Sensitivity analysis in the context of regional safety modeling: Identifying and assessing the modifiable areal unit problem



P. P. Xu; H. L. Huang; N. Dong;M. Abdel-Aty


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Abbreviated Journal Title

Accid. Anal. Prev.


Modifiable areal unit problem; Sensitivity analysis; Regional safety; prediction model; REDCAP; ACCIDENT PREDICTION MODELS; SPATIAL-ANALYSIS; STATISTICAL-ANALYSIS; ROAD; ACCIDENTS; ZONING SYSTEMS; CRASHES; ENGLAND; METRICS; LONDON; STATES; Ergonomics; Public, Environmental & Occupational Health; Social; Sciences, Interdisciplinary; Transportation


A wide array of spatial units has been explored in current regional safety analysis. Since traffic crashes exhibit extreme spatiotemporal heterogeneity which has rarely been a consideration in partitioning these zoning systems, research based on these areal units may be subjected to the modifiable areal unit problem (MAUP). This study attempted to conduct a sensitivity analysis to quantitatively investigate the MAUP effect in the context of regional safety modeling. The emerging regionalization method-RECDAP (regionalization with dynamically constrained agglomerative clustering and partitioning) was employed to aggregate 738 traffic analysis zones in the county of Hillsborough to 14 zoning schemes at an incremental step-size of 50 zones based on spatial homogeneity of crash risk. At each level of aggregation, a Bayesian Poisson lognormal model and a Bayesian spatial model were calibrated to explain observed variations in total/severe crash counts given a number of zone-level factors. Results revealed that as the number of zones increases, the spatial autocorrelation of crash data increases. The Bayesian spatial model outperforms the Bayesian Poisson-lognormal model in accurately accounting for spatial autocorrelation effects, unbiased parameter estimates, and model performance, especially in cases with higher disaggregated levels. Zoning schemes with higher number of zones tend to have increasing number of significant variables, more stable coefficient estimation, smaller standard error, whereas worse model performance. The variables of population density and median household income show consistently significant effects on crash risk and are robust to variation in data aggregation. The MAUP effects may be significantly reduced if we just maintain at about 50% of the original number of zones (350 or larger). The present study highlights MAUP that is generally ignored by transportation safety analysts, and provides insights into the nature of parameter sensitivity to data aggregation in the context of regional safety modeling. (C) 2014 Elsevier Ltd. All rights reserved.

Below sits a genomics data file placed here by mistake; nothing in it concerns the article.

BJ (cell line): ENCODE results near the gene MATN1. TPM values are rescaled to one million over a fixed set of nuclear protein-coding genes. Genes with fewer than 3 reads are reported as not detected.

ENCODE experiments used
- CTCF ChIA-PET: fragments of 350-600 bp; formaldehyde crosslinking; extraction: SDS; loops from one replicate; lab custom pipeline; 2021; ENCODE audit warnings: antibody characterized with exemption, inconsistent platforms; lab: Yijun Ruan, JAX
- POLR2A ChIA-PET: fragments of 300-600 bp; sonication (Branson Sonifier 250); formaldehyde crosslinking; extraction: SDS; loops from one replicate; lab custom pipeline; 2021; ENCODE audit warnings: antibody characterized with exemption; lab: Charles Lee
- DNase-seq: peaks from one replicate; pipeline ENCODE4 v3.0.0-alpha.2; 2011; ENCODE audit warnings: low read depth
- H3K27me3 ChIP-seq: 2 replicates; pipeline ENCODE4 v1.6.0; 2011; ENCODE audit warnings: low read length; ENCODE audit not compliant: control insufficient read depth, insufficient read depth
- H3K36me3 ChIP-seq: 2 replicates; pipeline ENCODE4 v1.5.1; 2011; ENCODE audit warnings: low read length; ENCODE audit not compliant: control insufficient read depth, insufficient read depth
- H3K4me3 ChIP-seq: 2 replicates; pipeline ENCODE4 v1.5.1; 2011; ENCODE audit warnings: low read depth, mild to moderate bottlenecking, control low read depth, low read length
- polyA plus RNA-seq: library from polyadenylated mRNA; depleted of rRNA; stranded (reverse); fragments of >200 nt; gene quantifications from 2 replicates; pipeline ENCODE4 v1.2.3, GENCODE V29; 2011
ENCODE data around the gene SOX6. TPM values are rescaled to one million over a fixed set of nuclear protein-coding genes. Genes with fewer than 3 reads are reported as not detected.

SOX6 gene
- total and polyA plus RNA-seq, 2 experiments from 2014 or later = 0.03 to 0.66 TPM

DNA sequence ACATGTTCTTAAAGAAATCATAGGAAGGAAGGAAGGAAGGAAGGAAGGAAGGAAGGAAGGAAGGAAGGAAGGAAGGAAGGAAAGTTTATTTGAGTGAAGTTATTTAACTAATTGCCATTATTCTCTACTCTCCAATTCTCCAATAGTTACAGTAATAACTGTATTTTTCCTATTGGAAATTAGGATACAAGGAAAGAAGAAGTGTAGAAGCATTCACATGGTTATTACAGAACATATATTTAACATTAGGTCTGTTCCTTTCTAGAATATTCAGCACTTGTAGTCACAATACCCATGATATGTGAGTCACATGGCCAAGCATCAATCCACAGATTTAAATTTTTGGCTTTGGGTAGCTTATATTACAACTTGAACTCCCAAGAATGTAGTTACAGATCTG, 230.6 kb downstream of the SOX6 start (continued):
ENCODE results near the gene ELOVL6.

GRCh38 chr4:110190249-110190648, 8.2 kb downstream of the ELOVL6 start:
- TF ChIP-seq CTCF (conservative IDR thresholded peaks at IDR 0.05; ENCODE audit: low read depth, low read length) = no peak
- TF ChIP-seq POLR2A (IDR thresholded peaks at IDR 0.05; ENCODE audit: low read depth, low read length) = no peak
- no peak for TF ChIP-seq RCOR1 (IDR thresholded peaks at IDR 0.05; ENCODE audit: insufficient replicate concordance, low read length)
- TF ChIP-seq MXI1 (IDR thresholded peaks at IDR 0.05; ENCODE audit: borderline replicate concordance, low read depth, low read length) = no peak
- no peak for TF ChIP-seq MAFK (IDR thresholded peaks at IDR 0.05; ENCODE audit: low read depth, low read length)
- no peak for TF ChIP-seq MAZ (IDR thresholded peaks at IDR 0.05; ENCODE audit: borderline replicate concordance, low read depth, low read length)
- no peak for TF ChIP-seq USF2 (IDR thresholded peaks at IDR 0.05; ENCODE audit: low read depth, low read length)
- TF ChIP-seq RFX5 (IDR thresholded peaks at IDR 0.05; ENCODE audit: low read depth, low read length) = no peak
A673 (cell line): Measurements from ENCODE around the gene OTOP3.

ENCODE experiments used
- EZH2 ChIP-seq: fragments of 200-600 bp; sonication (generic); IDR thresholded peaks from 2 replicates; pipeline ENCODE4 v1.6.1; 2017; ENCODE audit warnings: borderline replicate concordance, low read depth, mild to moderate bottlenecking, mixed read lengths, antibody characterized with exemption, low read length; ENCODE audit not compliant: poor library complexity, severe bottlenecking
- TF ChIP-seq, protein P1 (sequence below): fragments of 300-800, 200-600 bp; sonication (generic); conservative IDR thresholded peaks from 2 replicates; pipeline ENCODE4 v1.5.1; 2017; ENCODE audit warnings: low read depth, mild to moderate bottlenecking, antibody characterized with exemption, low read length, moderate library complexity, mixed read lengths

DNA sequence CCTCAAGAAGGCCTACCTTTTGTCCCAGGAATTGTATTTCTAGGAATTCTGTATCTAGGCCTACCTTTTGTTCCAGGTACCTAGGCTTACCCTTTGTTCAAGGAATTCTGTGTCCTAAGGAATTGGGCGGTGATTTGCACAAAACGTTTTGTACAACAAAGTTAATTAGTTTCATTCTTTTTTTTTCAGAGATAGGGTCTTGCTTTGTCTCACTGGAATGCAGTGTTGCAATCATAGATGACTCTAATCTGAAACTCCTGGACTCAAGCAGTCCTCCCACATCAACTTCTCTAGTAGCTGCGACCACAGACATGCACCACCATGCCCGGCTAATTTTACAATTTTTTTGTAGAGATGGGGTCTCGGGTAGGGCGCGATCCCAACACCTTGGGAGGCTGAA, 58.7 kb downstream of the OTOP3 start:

Journal Title

Accident Analysis and Prevention



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